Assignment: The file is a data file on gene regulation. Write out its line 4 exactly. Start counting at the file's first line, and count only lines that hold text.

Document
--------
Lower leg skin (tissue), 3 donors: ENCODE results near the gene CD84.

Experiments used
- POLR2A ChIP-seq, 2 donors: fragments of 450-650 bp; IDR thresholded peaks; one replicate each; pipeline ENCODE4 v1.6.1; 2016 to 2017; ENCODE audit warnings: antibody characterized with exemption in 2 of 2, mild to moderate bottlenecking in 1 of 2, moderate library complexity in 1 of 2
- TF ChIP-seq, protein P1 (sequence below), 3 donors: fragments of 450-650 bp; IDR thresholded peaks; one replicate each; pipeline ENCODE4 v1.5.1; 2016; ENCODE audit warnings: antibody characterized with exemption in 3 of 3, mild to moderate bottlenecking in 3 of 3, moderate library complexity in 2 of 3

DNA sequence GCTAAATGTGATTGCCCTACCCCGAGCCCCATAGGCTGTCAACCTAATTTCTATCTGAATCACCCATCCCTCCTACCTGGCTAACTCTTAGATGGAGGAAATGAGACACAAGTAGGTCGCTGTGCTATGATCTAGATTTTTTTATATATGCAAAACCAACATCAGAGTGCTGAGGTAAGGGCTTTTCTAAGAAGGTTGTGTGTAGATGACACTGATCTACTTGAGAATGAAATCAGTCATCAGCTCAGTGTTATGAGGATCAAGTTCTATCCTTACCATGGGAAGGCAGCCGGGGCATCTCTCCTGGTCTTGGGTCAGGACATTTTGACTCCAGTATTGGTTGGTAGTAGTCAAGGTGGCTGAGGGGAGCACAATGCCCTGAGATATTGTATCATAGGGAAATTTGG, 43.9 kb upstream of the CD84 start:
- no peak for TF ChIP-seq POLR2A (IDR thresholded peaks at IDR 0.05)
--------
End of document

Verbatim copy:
- TF ChIP-seq, protein P1 (sequence below), 3 donors: fragments of 450-650 bp; IDR thresholded peaks; one replicate each; pipeline ENCODE4 v1.5.1; 2016; ENCODE audit warnings: antibody characterized with exemption in 3 of 3, mild to moderate bottlenecking in 3 of 3, moderate library complexity in 2 of 3